The 90th anniversary of the Ghana National Association of Teachers (GNAT) has been launched in Accra, with a commitment by the Ministry of Education to create a desk for teacher unions to help address their grievances for industrial harmony.
The desk will provide responses to teachers’ concerns and also deepen dialogue between the unions and the government, as part of measures to transform the educational sector.
The Minister of Education, Dr Yaw Osei Adutwum, who announced this at the launch yesterday, further explained: “I am setting up the desk in the minister’s office; which means there will be somebody in my office to deal with union matters at any point in time, somebody who will give you daily and weekly updates on what is happening on issues concerning the unions.”
The minister said his outfit would not be able to deliver without the active support of the unions, adding: “We are going to meet and dialogue on all the things you want to see us do. I will share my vision with you and close the gap between us, so that we can all be on the same page of transforming education in this country.”
The anniversary is on the theme: “Surviving as a reliable and vibrant teacher union in the 21st century”.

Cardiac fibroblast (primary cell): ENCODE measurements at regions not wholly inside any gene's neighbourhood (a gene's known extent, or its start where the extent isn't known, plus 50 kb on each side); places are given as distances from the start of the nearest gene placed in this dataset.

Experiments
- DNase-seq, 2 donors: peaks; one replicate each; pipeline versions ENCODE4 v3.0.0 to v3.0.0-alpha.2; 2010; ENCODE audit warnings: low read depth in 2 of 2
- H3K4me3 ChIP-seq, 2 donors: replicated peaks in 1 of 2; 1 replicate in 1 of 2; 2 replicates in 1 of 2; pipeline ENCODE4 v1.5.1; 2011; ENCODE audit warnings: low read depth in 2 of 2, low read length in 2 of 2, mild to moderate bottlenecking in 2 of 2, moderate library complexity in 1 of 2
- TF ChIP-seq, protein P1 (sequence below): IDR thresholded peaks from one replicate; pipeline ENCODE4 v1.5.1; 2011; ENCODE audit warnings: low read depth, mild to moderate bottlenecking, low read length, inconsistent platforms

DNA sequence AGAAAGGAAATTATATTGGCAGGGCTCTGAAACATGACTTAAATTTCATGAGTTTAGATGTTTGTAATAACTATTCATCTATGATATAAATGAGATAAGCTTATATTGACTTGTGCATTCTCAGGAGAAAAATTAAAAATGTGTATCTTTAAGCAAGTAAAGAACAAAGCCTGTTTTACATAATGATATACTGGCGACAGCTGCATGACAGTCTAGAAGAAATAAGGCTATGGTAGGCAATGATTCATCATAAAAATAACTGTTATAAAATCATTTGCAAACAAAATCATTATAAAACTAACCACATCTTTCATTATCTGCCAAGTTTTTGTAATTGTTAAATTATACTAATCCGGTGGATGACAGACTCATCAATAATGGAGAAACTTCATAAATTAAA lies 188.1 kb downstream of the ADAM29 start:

A series of activities have been lined up for the event, while representatives of the association in the various regions will also come up with their own programmes.
The Minister of Employment and Labour Relations, Mr Ignatius Baffour-Awuah, said 90 years in the life of an organisation was no mean an achievement.
“For GNAT to survive 90 years, I think, is worth celebrating,” he added.
He paid tribute to past and current members of the association, while urging other teacher unions to work together as an entity to achieve the common objectives of their rank and file.
The President of GNAT, Ms Philippa Larsen, mentioned the achievements chalked up by GNAT over the last nine decades to include unionising over 75 per cent of teachers at the pre-tertiary level of education, serving as the mouthpiece of teachers, spearheading the implementation of a study leave policy for teachers, organisation of professional training and workshops, negotiating for increases in salaries and better conditions of service, working with the government to implement distance education and sandwich programmes, as well as a three-semester University of Cape Coast degree programme.
She, however, said in spite of the successes, the association also encountered challenges, such as splinter teacher unions, low female participation in decision making and poor and unattractive working conditions of teachers.